The way I calibrated the Volts/Div of the XY display with the actual Collector voltage went as follows. 

WATCH OUT! The (earth) ground clip of the scope probe goes to the C/D terminal and the probe tip to the E/S terminal. If you reverse this, you'll create a short because the BNC cable earth ground is at the same level as the C/D terminal.

I connected the X output connector of the CT with a BNC cable to one input of my scope. I then used a x10 probe to connect the second scope channel to the DUT connections. The probe ground clip goes to the C/D connection, and the probe tip to the E/S connection.

For the X channel input, I selected 2V/Div with Ratio x1 and for the probe channel 20V/Div, Ratio x10 and selected Inverted. Adjust the bottom of both wave forms to be at the second graticule line and then adjust the collector voltage to the maximum 120V which should be 6 divisions for the Probe channel. Adjust the front panel X-Cal potmeter to make both wave-forms overlap. The result is that the horizontal display in the XY mode is now representing 10V/Div when the input sensitivity is set at 1V/Div (Ratio x1) for that channel. Obviously, you can make this adjustment for just about any V/Div setting, use whatever you prefer.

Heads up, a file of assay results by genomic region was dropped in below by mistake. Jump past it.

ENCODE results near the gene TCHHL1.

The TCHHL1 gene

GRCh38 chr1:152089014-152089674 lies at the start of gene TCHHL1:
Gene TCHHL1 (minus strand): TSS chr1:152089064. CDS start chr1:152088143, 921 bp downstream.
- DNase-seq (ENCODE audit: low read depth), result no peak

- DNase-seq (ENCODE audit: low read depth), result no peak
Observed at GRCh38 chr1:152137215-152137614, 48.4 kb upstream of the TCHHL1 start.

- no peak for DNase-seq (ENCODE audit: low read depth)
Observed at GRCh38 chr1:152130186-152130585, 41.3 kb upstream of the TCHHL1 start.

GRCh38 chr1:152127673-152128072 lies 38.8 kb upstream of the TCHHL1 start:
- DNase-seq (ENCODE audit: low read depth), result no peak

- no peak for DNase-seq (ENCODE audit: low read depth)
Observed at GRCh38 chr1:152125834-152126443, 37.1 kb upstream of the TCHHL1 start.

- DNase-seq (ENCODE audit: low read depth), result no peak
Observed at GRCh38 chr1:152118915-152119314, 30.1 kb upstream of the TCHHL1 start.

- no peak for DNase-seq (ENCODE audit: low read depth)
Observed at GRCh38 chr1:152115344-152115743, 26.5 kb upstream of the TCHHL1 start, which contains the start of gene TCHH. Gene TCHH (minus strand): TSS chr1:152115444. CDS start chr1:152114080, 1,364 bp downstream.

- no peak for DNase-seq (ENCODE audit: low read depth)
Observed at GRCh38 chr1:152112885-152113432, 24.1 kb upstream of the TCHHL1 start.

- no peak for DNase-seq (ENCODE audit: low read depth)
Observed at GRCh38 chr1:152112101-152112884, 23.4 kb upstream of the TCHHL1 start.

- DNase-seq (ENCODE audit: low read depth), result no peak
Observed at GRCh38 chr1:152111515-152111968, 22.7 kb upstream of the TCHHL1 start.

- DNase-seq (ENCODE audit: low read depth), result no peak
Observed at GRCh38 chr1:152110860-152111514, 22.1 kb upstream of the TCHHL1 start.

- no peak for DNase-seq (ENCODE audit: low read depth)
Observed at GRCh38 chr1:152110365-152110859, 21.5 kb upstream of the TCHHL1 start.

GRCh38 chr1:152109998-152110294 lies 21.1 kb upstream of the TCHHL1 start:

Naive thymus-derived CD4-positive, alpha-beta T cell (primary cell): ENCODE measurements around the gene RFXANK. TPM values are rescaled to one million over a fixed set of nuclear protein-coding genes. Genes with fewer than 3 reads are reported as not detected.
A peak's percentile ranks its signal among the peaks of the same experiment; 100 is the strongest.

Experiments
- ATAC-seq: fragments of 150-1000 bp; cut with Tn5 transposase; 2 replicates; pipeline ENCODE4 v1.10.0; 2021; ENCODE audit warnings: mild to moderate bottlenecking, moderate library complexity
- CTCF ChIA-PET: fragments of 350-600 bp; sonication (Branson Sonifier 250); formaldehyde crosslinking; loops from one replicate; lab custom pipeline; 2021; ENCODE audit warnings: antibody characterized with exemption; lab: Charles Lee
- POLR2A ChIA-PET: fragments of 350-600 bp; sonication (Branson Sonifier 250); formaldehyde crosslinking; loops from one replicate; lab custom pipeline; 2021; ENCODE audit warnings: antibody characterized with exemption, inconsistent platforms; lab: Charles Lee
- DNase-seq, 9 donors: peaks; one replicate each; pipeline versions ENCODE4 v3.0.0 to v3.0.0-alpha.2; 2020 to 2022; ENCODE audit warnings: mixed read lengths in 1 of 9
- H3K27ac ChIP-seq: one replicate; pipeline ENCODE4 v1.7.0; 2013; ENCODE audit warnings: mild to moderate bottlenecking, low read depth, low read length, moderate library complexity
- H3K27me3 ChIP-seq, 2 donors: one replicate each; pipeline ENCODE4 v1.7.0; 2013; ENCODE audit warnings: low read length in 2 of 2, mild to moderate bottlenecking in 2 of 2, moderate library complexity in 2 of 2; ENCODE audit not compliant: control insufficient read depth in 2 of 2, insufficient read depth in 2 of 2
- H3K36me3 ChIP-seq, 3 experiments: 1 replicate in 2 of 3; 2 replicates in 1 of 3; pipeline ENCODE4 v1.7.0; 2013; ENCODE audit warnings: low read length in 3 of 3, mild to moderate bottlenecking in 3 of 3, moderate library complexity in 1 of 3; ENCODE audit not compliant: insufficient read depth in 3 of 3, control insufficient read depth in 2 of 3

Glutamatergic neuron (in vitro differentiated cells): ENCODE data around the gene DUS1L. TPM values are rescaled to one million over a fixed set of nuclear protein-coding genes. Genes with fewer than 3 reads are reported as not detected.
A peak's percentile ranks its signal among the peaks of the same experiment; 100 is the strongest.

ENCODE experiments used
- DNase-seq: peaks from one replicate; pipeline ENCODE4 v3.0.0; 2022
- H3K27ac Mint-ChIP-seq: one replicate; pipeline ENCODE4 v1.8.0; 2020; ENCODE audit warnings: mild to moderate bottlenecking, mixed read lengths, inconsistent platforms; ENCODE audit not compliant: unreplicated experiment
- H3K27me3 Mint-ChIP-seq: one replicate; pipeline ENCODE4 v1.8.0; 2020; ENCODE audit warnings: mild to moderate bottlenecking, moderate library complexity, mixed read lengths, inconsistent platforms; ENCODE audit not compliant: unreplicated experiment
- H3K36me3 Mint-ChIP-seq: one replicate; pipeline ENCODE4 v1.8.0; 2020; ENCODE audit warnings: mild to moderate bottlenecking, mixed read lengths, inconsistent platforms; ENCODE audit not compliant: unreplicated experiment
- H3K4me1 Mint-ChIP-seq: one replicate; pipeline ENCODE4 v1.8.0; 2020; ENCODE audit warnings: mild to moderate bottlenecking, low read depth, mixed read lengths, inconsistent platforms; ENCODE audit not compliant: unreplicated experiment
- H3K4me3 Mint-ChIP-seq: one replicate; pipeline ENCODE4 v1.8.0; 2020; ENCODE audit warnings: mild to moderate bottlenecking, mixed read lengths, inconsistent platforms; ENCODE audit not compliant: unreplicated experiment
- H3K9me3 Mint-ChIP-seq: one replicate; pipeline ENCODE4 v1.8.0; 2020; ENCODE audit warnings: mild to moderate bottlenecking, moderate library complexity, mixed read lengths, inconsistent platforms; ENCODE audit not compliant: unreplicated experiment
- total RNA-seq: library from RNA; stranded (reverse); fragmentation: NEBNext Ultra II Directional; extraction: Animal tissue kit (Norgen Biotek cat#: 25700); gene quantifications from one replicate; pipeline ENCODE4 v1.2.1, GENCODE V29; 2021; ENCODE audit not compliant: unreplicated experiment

Slew Rate of the Collector supply

When I first powered-up the unit and used the calibration procedure for the maximum Triangle Waveform output (3), the baseline of the waveform started to go up at about 60V and finally raised to about 22V at the full 120V output. There was also some waveform distortion at high voltages. This baseline effect will distort the XY trace in combination with the Step Generator, because the Triangle Waveform will no longer cover the complete step. I did not realize that earlier, because this was the first time I was working with the maximum Collector voltage of 120V.

The root cause of this effect is that the Voltage control amplifier and series transistor for the Triangle Waveform cannot handle the rather large and fast transitions, or swings. (limited Slew Rate) There really should be no reason for this effect, because the Slew Rate of the Opamp is rated at 13V/uS, and it only goes between -5 and +10V. The TIP 150 has a rising edge speed of 0.18uS, and a falling edge speed of 1.6uS. It must be the whole amplifier and feed-back that is somehow limited, unfortunately I don't know enough to pin-point the problem or fix the circuit.